A new pollution monitoring satellite has been sent into space from Russia.
Built in the UK, the satellite began transmission with earth 93 minutes after launch, 14 minutes after its 3 solar panels had been deployed.
The Sentinel-5 Precursor, is the first satellite to be run under the air pollution monitoring Copernicus programme and carries a newly designed instrument called Tropomi (TROPOspheric Monitoring Instrument) which will monitor the earth’s atmosphere to aid scientists understanding of the spread of major pollutants.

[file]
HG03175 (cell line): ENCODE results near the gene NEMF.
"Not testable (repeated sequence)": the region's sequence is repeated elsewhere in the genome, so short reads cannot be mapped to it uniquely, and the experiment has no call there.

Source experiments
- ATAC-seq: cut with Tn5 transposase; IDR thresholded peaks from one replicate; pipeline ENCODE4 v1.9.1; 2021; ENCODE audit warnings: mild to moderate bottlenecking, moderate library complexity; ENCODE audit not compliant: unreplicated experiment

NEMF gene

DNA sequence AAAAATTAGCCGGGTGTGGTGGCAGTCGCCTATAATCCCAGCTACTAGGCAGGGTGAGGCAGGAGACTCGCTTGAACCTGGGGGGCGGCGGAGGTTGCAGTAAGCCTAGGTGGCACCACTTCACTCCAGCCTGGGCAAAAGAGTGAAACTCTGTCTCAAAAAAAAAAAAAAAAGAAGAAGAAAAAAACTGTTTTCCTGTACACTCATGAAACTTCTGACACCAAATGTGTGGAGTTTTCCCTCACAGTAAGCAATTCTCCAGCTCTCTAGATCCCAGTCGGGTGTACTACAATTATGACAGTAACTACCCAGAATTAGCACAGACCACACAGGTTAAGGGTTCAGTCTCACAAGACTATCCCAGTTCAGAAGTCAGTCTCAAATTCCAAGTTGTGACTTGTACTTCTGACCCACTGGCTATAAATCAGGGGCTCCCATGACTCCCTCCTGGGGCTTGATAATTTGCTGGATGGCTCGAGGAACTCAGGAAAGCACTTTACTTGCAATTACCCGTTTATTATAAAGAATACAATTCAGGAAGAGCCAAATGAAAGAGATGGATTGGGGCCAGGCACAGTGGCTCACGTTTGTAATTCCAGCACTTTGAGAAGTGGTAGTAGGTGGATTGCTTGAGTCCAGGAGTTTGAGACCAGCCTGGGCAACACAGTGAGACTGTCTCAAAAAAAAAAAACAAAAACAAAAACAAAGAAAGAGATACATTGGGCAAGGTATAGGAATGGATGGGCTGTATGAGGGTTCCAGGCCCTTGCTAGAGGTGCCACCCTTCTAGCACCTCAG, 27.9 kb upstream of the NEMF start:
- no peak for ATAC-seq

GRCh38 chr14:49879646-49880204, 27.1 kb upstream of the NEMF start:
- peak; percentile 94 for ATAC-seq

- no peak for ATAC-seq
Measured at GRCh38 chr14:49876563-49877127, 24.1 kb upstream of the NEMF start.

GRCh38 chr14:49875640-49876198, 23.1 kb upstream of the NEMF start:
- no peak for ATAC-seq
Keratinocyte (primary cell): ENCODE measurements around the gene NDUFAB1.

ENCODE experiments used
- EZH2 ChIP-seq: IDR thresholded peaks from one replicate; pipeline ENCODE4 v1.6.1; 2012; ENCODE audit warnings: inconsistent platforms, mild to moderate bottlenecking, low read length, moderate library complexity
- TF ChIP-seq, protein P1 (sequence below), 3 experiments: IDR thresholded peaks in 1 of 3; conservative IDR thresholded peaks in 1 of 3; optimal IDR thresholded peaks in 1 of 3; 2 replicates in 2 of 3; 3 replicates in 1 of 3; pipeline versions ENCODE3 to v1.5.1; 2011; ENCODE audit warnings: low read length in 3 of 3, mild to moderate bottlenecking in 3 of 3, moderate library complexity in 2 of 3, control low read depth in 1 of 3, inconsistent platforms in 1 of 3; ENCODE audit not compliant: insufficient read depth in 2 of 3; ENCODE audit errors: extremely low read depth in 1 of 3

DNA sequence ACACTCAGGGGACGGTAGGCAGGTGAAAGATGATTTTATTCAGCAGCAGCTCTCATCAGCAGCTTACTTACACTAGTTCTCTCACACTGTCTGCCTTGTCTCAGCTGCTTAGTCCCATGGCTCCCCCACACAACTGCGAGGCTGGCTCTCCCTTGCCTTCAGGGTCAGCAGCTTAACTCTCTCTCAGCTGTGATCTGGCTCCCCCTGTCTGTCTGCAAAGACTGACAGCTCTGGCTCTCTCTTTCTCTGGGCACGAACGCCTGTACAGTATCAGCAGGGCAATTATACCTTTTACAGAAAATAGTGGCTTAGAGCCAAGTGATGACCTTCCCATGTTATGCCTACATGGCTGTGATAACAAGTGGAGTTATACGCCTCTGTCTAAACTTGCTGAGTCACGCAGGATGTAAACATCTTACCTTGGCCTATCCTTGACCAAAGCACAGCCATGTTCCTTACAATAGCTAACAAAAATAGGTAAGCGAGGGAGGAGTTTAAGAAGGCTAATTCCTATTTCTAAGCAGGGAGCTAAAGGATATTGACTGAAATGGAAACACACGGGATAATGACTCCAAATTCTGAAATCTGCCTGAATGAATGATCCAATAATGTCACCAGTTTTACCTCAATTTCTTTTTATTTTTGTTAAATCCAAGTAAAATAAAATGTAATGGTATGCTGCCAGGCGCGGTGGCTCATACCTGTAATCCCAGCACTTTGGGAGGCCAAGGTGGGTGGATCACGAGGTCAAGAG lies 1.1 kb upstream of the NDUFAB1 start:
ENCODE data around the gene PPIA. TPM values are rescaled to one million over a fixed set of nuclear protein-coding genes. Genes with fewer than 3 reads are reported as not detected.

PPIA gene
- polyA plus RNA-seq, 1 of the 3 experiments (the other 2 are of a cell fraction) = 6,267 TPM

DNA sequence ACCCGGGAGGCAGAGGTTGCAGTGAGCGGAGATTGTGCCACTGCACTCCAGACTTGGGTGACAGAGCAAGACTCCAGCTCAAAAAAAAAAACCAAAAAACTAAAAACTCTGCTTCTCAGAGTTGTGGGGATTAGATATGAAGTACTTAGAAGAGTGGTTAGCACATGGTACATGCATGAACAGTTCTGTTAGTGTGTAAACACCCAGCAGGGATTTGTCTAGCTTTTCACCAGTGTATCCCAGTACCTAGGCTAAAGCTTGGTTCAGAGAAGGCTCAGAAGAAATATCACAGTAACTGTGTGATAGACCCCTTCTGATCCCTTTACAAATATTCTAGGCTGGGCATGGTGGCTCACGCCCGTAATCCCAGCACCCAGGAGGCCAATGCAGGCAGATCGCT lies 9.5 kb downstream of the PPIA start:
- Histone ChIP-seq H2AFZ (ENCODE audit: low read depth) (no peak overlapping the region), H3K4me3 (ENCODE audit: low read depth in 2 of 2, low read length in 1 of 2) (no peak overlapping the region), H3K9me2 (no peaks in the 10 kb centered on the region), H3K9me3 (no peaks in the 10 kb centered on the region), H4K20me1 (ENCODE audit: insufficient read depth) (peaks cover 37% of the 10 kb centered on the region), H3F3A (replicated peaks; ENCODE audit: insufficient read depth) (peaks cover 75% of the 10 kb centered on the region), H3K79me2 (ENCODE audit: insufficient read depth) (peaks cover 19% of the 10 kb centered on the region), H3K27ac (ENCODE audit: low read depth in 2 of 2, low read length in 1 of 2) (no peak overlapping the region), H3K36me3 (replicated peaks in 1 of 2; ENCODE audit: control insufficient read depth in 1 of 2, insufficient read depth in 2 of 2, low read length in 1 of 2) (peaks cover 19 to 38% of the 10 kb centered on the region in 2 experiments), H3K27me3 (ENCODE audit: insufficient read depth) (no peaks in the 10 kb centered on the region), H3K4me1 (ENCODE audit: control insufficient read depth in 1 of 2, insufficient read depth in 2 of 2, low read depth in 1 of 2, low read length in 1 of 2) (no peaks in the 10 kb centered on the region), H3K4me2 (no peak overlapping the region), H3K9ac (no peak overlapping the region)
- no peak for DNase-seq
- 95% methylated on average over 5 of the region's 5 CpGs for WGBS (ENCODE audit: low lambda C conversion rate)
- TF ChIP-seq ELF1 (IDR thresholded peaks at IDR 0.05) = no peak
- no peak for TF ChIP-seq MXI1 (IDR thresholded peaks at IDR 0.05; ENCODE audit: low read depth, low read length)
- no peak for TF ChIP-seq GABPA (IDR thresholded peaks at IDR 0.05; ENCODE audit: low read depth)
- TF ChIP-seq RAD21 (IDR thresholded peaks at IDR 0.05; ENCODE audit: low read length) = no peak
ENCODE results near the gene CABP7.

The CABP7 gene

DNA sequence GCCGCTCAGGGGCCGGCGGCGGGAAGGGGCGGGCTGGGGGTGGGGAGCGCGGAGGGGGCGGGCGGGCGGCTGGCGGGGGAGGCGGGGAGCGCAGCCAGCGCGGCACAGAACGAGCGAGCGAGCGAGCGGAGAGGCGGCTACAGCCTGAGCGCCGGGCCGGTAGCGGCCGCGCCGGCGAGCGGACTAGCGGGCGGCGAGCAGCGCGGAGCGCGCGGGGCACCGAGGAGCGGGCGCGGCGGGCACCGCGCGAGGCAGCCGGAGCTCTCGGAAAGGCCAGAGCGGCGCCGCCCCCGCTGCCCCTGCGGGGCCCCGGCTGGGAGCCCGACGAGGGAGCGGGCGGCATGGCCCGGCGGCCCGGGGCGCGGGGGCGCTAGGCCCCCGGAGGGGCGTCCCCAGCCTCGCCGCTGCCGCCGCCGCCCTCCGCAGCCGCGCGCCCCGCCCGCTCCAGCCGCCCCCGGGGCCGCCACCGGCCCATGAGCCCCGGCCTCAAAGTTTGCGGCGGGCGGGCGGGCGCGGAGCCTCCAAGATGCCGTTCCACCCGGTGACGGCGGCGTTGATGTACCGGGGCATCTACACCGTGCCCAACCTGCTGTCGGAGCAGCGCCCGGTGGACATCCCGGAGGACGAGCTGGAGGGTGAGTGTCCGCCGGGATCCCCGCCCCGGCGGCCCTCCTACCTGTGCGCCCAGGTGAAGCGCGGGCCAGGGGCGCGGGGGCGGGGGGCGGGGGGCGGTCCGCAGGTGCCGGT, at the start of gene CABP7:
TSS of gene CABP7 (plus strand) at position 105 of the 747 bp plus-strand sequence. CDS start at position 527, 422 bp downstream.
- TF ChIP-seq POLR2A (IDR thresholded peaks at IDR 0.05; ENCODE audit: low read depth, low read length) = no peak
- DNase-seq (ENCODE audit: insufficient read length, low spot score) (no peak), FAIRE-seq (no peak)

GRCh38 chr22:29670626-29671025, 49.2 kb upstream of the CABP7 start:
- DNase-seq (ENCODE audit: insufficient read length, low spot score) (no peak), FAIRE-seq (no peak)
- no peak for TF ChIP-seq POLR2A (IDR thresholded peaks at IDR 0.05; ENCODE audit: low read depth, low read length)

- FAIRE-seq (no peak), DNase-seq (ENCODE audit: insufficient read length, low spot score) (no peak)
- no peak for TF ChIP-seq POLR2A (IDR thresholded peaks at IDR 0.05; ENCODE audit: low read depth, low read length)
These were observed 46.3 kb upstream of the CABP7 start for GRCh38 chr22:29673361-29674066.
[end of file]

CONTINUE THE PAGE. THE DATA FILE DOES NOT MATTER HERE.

It has been built to bridge the gap in continuity of observations between Envisat and Sentinel-5.
The joint venture between the European Space Agency and the Netherland’s Space Agency will map gases such as nitrogen dioxide, carbon monoxide, sulphur dioxide and methane that are released as pollutants.
Chief Executive of the UK Space Agency Dr Graham Turnock said: “Data from the Sentinel satellites benefits the UK public sector in areas such as emergency response and flooding, farming and environmental management, air quality, marine planning and fisheries.”
“The same data is also available to companies so they can create commercial applications that help our wider economy.”
The operation is expected to be fully up to speed within 6 months.